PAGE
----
Thursday, March 19, 2015

INDIA, MUMBAI , Thursday and Friday March 19th and 20th 2015


A Day in the Life: Mumbai on the Move

Experience the real, everyday Mumbai, including the highlights of this fascinating city, with its Western monuments and Eastern sensibilities. Begin at the beginning, with the Gateway of India. This is the city’s most famous landmark—an Indo-Saracenic archway built in 1911 to commemorate the visit of King George V and Queen Mary. It was originally conceived as an entry point for passengers arriving on P&O steamers from England; today, it is remembered more often as the place from which the British staged their final departure. You will stop here for photographs. Continue your excursion with an orientation drive through Mumbai passing prominent landmarks such as Flora Fountain, the university and Victoria Terminus. The latter is a most remarkable railway station, inspired by St Pancras Station in London. It was built during Queen Victoria’s Golden Jubilee year and is an extraordinary conglomeration of domes, spires, Corinthian columns and minarets in a style described by journalist James Cameron as Victorian-Gothic-Saracenic-Italianate-Oriental-St Pancras-Baroque. The first train in India left from this station in 1853; today, half-a-million commuters use the station every day. At the Mani Bhawan Gandhi Museum you’ll visit the site that was Mahatma Gandhi’s Bombay base between 1917 and 1934. A series of tiny dioramas tell Gandhi’s life story. Photos covering the walls capture historic events, and a sitting room and bedroom preserved behind glass take you back through time. Personal artifacts offer insights into Gandhi’s hopes and struggles. One letter is addressed to Hitler, asking him to refrain from war. Gandhi also corresponded with Roosevelt, Tolstoy and Einstein. Continue your drive to the Churchgate Railway Station. Spend some time watching the dabba-wallahs—members of the Mumbai Tiffin Box Suppliers Association. Every day 4,000 of these intrepid entrepreneurs deliver fresh, home-cooked food from 100,000 suburban kitchens to offices in the downtown area. Each lunch is prepared by a loving wife or mother, and packed into a set of stackable aluminum boxes. The meals are carried, dangling from shoulder-poles and bicycle handlebars, or stacked on decorated handcarts, to their hungry recipients. Tins are rarely, if ever, lost, and always find their way home again to be washed for the next day’s lunch. Board a local train to experience the life of a typical Mumbaikar—it’s a short ride to Mahalaxmi Station, another one of Mumbai’s busiest hubs on the local train network. Nobody likes dirty laundry, but here you’ll be fascinated by the Dhobi Ghat. Each morning, laundry from all over Mumbai is brought here to be soaped, soaked, boiled, beaten, and thrashed. The next day, after being aired, pressed, folded and wrapped, the bundles are returned to their owners. The secret that keeps the operation running smoothly is the coded symbol that each dhobi-wallah places on every item. Invisible to the untrained eye, this mark ensures that nothing is lost. This is a fascinating photo stop and is unique to Mumbai.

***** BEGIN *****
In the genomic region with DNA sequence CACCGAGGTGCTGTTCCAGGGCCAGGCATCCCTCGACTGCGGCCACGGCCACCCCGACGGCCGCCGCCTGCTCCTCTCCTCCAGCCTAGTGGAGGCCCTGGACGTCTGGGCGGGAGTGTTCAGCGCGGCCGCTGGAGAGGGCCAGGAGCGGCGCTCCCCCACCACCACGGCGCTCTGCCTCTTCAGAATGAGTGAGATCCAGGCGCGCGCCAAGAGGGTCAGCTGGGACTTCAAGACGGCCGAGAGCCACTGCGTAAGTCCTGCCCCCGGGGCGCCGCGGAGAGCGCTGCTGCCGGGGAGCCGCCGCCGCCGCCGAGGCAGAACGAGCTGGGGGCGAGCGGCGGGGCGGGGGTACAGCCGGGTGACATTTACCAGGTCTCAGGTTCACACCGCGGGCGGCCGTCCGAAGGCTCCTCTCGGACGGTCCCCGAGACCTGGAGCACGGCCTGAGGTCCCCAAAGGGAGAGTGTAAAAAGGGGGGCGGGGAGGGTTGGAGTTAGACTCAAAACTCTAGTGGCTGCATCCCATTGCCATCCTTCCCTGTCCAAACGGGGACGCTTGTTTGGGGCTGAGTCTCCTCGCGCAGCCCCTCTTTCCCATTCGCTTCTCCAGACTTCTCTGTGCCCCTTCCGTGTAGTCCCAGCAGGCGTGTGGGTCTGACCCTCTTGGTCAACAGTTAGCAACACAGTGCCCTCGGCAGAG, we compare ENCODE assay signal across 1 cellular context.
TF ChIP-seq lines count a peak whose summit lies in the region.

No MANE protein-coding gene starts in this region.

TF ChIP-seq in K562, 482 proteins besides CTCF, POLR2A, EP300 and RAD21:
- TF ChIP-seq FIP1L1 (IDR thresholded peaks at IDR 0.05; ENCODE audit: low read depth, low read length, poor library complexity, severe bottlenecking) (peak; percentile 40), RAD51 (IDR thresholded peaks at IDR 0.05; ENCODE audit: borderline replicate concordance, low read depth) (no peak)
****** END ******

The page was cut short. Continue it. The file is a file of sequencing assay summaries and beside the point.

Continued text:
MUMBAY DAY NUMBER 2  Elephanta Island and caves

Elephanta Caves

More than a thousand years ago, Hindu craftsmen carved columns and sculptures out of a series of caves located on an island off the shores of Mumbai, creating a temple complex dedicated to Lord Shiva. The Portuguese named the island Elephanta, after the large statue of an elephant they found near the spot where they docked their ships. Come discover the unique beauty and intriguing tales of these temple caves with today’s memorable excursion. Travel by motor coach to the Gateway of India, the city’s most recognized landmark. Built in 1911 to commemorate the visit of King George V and Queen Mary, the archway was originally conceived as an entry point for people arriving on steamers from England. Today, the gateway serves as a launching point for your own exploration of the Elephanta Temple. Boarding a motor boat, enjoy the approximately 45-minute cruise to the Elephanta landing. From this staging area, a long stairway leads to the top of the hill, where the caves are located. As you enter, you will see a magnificent sculpture of Shiva as Nataraj, showing an enraptured expression as he removes the veil of ignorance. The most outstanding sculpture is a bust of Trimurti—the three-faced Shiva representing the Hindu trinity, Brahma the creator, Vishnu the preserver, and Shiva the destroyer. In other panels, Shiva is depicted in service to humanity as he brings the River Ganges to Earth, and at his most fearsome as he crushes the demon of Andhaka. Later, board the motor boat for return cruise to the Gateway and re-board the motor coach for the transfer back to the ship.

SHOPPING  fuimos en la tarde con nuestro amigo el taxista de la mañana
nos llevo a la tienda DIA FASHIONS, allí compramos algunas piezas y las
senoras se fueron con el taxista a otras tiendas mientras Jr y yo nos tomábamos
una chela en un segundo piso...

              TAXI # 2383
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